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  • Q&A with Australian Health Practitioners

    Alternative medicine for Crohn's Disease

    Hi there, I am new to all of this. I just found out this week that I have crohn's and scared ****less about what it all means. I have been informed about the possible side effects of taking steriods…i was just wondering if anyone has tried using alternative medicine to treat/ manage crohn's?

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  • Jon Gamble


    Jon is author of ‘Treatment of Irritable Bowel Syndrome’ and “Obstacles to Cure: Toxicity, Deficiency & Infection” - two books for CAM practitioners. He specialises … View Profile

    Since Crohn's disease is an inflammatory condition of the intestines, you have to make sure you are monitored by your health practitioner. You are probably already taking prescribed medicine, and now you are thinking of looking into alternatives. There are some natural anti-inflammatories for the gut: licorice root; quercetin, bromelain, to mention a few. Recently there has been promising research into probiotics too; including lactoferrin, which appears to have both immunological and anti-inflammatory properties. However, you really want to get to the cause of your condition: is it food reactivity? undiagnosed parasitic infection? If there is a family history of inflammatory bowel disease, then looking at the health of those family members can give you a clue.

  • Anonymous

    Hi I have UC and been on pred since october last year yes it helps it helps with the inflamation but can cause serious side effects and you can be come pred dependant which I have become, but  I have heard of people that have tried chinese herbal medicine and has helped their crohns/ibd Unfortunately I am unable to take them as I am allergic but you may want to look into that as well as what Jon has recommended, I also believe diet play s abig roll in IBD you may want to do an illumination diet or look at anti inflmatory diets.  good luck It can be daunting when you are first diagnosed but read and do lots of research knowledge is power.  good luck with it all.

  • 1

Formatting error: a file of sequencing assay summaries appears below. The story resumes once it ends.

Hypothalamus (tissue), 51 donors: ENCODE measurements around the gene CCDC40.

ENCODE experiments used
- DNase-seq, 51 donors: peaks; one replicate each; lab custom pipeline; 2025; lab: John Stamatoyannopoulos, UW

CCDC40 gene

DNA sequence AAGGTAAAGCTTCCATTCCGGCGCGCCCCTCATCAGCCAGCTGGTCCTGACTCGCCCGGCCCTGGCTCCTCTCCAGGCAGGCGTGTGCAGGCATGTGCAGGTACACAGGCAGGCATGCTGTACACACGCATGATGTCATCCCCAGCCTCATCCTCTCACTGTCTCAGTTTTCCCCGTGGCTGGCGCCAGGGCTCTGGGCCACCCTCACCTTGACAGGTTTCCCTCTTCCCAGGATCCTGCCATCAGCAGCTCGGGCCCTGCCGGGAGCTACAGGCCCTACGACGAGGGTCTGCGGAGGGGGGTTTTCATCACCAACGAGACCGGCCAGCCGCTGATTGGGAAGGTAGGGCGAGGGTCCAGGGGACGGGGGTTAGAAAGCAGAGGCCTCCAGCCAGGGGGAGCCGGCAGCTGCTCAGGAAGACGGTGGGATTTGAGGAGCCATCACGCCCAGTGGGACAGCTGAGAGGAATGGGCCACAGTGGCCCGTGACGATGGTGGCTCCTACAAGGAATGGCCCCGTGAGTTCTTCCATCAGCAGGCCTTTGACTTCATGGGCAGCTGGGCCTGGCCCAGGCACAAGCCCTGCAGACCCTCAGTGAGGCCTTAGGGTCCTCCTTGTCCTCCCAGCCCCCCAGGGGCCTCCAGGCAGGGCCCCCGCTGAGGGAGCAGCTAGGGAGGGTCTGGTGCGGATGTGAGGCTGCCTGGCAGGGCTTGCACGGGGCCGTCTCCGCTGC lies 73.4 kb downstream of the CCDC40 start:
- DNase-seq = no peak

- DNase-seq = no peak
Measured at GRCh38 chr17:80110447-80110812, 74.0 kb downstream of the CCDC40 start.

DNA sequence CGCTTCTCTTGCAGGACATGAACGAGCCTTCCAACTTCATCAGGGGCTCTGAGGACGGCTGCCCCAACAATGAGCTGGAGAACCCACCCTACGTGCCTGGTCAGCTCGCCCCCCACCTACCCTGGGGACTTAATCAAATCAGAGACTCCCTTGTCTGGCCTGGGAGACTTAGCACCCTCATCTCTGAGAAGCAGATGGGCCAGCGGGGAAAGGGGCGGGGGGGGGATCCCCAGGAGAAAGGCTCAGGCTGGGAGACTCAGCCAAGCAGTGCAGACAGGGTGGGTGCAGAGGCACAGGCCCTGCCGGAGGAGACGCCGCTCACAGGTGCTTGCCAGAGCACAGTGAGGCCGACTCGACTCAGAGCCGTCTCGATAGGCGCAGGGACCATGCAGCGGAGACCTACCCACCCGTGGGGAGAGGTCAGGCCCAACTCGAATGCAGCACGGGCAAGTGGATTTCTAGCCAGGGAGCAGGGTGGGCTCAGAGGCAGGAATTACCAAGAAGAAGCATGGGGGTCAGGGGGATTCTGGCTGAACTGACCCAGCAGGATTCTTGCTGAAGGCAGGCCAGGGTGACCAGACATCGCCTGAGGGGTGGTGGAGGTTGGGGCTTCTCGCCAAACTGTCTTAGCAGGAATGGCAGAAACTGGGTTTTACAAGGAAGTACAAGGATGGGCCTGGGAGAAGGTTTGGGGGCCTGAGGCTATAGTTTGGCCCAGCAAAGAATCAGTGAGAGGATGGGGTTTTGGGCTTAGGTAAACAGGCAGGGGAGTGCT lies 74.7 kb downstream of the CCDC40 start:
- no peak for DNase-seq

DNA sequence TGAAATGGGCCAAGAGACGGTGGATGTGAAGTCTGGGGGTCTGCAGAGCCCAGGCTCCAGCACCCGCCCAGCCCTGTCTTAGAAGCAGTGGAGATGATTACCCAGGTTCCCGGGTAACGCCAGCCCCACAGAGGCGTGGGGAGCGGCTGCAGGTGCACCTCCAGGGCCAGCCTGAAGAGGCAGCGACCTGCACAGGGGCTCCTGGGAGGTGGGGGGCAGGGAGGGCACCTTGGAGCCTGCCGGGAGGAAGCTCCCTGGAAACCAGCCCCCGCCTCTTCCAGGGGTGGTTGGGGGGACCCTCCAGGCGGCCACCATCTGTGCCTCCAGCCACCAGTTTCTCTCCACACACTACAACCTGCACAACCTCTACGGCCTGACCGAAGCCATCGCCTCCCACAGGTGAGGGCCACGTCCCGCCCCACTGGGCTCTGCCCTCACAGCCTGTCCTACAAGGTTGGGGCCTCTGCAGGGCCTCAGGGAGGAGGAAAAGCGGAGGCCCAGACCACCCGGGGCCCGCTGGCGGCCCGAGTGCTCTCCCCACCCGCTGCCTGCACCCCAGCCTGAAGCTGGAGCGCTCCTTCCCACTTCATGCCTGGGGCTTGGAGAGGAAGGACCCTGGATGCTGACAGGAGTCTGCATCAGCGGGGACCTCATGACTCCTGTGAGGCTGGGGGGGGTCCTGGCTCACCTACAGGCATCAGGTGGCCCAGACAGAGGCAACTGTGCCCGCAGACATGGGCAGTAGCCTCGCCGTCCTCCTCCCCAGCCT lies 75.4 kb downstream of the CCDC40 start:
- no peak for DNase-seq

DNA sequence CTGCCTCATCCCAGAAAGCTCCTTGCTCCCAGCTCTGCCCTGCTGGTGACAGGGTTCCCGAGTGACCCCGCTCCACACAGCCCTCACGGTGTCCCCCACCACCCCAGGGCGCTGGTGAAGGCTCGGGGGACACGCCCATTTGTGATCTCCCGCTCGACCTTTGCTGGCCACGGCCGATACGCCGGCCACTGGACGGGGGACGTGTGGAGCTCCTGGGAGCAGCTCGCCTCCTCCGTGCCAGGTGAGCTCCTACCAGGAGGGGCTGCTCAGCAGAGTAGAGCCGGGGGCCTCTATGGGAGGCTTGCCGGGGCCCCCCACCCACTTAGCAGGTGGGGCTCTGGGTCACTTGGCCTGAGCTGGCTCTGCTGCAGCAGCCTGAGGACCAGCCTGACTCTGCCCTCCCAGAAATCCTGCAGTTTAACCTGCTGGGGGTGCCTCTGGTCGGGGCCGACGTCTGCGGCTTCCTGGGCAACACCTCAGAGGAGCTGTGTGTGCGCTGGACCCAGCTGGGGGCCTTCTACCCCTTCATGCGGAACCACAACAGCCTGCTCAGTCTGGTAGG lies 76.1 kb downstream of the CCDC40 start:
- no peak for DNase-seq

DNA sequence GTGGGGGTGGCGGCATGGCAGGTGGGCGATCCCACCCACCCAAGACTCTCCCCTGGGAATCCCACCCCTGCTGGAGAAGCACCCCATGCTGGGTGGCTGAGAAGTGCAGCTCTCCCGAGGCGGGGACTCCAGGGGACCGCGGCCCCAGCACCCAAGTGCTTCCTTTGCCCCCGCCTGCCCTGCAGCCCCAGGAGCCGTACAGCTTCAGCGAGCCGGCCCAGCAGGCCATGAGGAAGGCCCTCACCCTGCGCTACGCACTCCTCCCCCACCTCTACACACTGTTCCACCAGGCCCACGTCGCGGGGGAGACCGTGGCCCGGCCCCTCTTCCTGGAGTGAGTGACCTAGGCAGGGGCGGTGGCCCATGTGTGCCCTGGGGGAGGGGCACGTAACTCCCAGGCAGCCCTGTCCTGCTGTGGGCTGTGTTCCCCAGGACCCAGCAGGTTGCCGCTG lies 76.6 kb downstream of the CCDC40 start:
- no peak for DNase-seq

Elizabeth Newsham-West is committed to optimising the health and well-being of people across all ages within the Mount Tamborine community.  She works as a domicillary … View Profile

    The biggest problem with complementary medicine is it is poorly regulated.Many of the supplements have no independance in testing as indicated by AUST L on the label. The TGA deems these as safe to take but whether they have the correct concentration or form of the food/substance or do what the research suggests is unknown. And what other things are in the supplement is unknown and may contain things which may affect you e.g lactose or gluten even if stated as free of these. When the research shows the anti inflammatory properties of some foods/spices etc it is highly unlikely that you will be able to find these exact preparartions in over the counter preparartions.

    There is some good research behind the anti inflammatory properties of a Mediterranean Diet.

    This is a journey for you where you will read and be told lots of information and try to work out what is going to work for you. Medication unfortunately is the main stay for this disease. Make sure you are a critical thinker and ask lots of questions to work out what is known to work and what might not.

  • My research interests include immunology and the mechanisms of amyloid formation. The latter has implications for people who are dealing with Alzheimer's Disease, Parkinson's Disease … View Profile

    Apart from steroids there is another class of medications which you could consider. They work by blocking the action of a protein called TNF - TNF is important in the inflammatory component of Crohn's Disease.

    They are all genetically engineered monoclonal antibodies. Infliximab (marketed as Remicade) and Adalimumab (marketed as Humira) are examples - there are others.

    They are an option which is worth discussing with your clinical care team. A friend of mine has found one of them effective in managing her Crohn's Disease.

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